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House price growth to slow further but not crash: UBS

Economists at investment bank UBS are increasingly confident a "correction" is taking place in residential construction, led by a slowdown in the apartment sector. But they argue house prices are set to grow more slowly, rather than drop, due to very low interest rates and growth in population.

Scott Haslem and George Tharenou cut their forecasts for dwelling commencements for this year and next in a report to clients last week, also arguing house price growth had been "unsustainable".

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After "calling the top" in housing activity in April, the economists said they had "increased confidence that a correction is unfolding" in building activity. They noted official figures that last week showed a 19 per cent year-on-year slump in dwelling unit commencements in the March quarter.

This was the largest fall since the global financial crisis, they said, and building approvals had also fallen 20 per cent in May, after a sharp fall in approvals for high-rise units.

Housing activity has been a key driver of economic growth in recent years, but they argue this effect will wane this year and next, with annualised commencements to fall from about 202,000 to 195,000 next year and 188,000 in 2018.

Even so, they are not forecasting a fall in house prices, despite viewing recent growth rates as "unsustainable".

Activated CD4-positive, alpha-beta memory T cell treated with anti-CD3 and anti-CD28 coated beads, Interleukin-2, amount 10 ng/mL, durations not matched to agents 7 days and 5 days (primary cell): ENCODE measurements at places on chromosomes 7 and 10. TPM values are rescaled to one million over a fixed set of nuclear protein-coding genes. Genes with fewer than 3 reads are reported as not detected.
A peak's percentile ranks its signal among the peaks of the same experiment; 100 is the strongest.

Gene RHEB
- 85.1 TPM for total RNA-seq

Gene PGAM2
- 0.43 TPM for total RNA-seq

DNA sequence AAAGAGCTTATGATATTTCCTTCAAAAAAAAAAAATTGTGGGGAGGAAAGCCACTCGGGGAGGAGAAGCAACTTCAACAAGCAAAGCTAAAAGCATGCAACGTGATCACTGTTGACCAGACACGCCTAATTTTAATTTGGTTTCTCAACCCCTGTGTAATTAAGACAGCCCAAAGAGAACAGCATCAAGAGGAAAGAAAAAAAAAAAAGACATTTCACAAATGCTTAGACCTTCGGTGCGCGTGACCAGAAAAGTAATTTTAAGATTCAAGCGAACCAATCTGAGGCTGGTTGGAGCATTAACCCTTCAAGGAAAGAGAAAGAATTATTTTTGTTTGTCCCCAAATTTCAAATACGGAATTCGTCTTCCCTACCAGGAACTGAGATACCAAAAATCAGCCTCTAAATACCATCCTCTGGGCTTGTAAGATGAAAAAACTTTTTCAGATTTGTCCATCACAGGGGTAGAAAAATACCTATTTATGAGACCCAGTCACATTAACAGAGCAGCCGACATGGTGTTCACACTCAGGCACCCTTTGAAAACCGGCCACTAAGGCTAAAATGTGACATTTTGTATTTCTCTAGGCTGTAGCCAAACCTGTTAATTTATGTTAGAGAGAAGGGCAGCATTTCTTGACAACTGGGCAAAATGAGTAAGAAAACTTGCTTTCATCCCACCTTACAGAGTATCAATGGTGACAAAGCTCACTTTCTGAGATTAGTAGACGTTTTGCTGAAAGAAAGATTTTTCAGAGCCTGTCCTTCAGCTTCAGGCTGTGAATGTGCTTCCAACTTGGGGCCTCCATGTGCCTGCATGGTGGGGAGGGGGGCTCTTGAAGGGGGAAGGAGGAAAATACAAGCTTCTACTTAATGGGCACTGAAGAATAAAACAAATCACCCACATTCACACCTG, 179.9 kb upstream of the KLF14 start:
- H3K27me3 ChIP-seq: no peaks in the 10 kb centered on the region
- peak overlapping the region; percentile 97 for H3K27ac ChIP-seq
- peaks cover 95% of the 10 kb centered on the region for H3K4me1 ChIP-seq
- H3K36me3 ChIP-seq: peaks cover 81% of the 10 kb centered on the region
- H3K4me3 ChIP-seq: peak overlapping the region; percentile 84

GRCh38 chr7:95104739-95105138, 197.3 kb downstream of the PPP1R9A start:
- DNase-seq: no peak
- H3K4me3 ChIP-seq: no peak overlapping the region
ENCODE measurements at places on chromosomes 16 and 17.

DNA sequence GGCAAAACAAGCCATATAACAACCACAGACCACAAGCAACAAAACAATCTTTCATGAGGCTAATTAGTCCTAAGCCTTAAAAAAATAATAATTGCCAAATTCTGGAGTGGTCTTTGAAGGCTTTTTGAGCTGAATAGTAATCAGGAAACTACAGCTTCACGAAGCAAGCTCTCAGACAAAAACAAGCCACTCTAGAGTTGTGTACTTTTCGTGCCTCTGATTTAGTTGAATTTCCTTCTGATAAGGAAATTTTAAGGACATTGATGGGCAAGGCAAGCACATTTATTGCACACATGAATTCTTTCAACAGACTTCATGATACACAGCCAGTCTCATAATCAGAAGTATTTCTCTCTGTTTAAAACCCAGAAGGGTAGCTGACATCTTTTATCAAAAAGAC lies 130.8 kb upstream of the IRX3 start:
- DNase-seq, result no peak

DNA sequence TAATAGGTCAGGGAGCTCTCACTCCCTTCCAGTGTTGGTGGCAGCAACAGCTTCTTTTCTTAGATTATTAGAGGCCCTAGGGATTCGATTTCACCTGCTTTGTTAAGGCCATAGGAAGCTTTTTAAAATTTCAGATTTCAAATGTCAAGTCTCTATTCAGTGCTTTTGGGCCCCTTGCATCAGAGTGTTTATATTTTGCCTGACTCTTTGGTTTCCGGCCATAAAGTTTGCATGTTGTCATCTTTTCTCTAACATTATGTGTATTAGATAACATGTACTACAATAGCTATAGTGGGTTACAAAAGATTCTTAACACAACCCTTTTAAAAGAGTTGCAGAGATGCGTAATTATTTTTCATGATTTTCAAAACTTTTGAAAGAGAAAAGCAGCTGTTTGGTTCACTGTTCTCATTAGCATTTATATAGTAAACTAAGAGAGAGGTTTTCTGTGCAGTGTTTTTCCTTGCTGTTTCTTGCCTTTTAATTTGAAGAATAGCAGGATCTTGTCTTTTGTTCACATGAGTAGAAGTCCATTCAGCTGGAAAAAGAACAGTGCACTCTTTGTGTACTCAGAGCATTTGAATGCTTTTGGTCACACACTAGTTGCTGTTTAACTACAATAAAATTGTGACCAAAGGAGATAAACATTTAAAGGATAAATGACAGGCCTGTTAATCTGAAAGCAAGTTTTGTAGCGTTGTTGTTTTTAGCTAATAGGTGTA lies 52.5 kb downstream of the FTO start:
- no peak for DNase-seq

CoreLogic data released on Monday showed home values rose 1.4 per cent in Melbourne for a third straight week, 0.7 per cent in Sydney, and 0.2 per cent in Brisbane and Adelaide, while Perth's prices were steady.

The UBS note argued the annual rate of house price growth would slow further from a capital city average of about 10 per cent in the year to June, to 7 per cent by the end of this year. In 2018, they are forecasting house price growth between zero and 3 per cent.

"Under our base-case view of a 'correction but not a collapse', we see a 'muddle-through' outcome, which leaves the RBA holding the cash rate steady over the coming year," the report said.

A report from Deloitte Access Economics, published on Monday, also highlighted a slower pace of home building as a potential economic headwind, alongside softer growth in China. Even so, it added these was a "caveat" to an "otherwise solid outlook" for the economy.

"The pace of home building is set to shrink further amid increasing evidence that gravity may soon start to catch up with stupidity in housing markets," the Access report said.

"Relative to the rest of the rich world, Australia's economic outlook may not be quite as impressive as it once was, but we are still kicking goals."

Australia's economic outlook may not be quite as impressive as it once was, but we are still kicking goals.

Deloitte Access report

Despite signs of slowing in recent months, including softer price growth and declines in new lending to property investors, both Sydney and Melbourne reported auction clearance rates of about 70 per cent at the weekend.